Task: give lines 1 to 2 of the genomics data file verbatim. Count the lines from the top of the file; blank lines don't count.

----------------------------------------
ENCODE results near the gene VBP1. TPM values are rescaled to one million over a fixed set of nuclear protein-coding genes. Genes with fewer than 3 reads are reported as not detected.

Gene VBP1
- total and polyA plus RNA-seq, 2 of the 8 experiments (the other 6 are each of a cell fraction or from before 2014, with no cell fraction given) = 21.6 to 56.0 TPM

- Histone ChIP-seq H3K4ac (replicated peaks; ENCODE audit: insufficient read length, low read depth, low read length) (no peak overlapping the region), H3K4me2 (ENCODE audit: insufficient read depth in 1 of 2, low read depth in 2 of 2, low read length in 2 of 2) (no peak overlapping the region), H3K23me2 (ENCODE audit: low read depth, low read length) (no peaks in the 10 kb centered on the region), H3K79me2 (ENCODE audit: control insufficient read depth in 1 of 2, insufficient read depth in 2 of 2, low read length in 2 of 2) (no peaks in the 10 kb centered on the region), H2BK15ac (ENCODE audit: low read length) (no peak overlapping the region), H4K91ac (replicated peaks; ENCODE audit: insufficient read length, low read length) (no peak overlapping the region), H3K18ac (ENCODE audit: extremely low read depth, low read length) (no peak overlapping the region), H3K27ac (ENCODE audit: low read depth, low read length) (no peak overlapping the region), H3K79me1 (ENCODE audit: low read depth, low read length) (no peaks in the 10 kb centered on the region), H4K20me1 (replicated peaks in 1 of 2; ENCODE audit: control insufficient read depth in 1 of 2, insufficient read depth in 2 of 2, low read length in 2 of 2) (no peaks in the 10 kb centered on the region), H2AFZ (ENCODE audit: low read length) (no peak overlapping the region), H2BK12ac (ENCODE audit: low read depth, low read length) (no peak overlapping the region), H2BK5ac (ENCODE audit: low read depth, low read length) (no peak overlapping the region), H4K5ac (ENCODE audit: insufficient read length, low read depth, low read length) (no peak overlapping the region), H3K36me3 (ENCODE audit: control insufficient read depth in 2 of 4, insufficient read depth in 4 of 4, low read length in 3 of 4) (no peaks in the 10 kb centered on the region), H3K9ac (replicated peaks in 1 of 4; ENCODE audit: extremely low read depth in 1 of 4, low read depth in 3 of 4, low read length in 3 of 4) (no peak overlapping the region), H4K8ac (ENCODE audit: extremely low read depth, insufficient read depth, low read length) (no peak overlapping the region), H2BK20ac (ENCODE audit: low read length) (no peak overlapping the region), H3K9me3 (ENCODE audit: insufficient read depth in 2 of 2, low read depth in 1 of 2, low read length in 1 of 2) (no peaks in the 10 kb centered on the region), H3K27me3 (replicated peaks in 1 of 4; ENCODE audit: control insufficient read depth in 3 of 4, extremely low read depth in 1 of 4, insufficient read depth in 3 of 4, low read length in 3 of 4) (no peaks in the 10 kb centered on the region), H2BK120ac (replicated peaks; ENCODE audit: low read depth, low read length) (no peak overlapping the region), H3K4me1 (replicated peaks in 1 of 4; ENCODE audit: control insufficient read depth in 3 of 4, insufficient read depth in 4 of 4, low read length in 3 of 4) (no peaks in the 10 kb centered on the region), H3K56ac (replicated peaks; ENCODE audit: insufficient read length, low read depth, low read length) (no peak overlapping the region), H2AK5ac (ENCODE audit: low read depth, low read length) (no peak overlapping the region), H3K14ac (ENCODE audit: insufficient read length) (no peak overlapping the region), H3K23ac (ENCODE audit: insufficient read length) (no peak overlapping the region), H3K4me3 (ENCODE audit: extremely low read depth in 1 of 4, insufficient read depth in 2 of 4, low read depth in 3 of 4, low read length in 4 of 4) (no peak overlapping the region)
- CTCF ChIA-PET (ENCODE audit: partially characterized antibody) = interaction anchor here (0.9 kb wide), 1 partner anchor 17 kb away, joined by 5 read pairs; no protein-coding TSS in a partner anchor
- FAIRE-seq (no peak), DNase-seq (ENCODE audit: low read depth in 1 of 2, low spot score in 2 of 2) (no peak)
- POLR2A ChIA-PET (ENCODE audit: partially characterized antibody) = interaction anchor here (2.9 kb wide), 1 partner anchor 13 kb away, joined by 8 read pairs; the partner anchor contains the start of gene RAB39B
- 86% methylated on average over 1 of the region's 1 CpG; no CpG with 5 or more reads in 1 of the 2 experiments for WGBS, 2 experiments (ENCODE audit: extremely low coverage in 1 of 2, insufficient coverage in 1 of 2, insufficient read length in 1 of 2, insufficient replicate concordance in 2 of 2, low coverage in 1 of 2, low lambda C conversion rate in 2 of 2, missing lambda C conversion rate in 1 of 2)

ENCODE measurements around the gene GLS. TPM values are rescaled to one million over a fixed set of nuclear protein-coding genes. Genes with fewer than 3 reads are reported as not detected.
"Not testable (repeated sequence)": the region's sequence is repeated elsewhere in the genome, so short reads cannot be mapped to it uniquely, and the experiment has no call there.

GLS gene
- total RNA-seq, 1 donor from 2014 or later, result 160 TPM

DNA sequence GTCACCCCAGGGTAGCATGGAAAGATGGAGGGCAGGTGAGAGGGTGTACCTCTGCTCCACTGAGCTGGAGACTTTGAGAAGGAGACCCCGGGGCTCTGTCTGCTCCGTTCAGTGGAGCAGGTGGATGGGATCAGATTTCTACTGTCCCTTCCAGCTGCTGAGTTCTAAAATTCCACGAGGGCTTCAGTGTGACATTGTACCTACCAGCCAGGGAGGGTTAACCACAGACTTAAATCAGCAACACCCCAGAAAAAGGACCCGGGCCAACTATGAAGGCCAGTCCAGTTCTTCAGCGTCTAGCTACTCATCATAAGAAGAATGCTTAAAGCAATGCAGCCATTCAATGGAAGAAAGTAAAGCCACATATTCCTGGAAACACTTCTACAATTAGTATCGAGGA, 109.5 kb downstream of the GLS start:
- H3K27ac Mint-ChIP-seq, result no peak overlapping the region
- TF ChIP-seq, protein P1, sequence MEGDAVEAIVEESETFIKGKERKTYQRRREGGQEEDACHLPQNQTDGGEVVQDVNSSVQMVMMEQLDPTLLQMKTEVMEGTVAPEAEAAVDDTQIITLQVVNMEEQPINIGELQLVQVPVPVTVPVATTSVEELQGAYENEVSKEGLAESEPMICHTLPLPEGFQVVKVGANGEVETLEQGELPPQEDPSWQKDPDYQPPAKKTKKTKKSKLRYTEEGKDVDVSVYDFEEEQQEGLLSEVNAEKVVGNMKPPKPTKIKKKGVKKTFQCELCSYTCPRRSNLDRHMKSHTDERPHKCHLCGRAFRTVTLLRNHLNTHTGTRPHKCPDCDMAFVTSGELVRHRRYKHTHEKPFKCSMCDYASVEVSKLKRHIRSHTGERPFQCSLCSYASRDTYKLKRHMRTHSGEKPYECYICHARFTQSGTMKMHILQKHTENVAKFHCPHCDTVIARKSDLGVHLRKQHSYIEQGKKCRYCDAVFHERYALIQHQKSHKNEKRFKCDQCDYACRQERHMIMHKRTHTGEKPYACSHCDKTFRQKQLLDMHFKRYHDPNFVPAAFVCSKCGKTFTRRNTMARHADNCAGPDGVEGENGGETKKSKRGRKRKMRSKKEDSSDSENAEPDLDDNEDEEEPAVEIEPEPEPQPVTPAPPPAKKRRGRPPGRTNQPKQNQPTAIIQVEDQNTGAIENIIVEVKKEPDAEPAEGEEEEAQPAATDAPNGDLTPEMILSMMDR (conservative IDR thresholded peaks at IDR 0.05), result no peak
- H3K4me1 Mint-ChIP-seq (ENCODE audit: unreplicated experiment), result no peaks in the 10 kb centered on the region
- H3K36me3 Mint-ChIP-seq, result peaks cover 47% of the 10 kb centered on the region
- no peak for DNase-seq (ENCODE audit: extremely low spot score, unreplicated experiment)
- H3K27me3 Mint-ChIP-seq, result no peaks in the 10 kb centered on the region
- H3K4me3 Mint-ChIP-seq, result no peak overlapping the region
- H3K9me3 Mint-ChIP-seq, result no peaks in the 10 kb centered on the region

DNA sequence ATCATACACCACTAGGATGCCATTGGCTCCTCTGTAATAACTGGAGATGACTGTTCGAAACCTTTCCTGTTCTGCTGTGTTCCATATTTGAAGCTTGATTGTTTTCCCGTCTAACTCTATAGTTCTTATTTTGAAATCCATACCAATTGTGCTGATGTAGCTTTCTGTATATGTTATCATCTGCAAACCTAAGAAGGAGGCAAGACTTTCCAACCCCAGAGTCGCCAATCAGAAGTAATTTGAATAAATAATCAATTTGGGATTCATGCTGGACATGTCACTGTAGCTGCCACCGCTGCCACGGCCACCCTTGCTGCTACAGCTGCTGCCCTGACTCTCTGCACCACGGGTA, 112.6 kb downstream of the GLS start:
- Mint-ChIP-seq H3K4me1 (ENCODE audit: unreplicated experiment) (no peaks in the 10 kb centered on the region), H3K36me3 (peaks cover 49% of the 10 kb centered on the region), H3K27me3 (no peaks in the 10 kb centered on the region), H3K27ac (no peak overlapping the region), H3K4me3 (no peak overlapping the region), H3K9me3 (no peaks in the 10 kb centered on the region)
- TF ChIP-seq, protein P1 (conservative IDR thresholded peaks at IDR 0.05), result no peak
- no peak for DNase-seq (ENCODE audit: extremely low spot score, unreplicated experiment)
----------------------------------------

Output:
ENCODE results near the gene VBP1. TPM values are rescaled to one million over a fixed set of nuclear protein-coding genes. Genes with fewer than 3 reads are reported as not detected.

Gene VBP1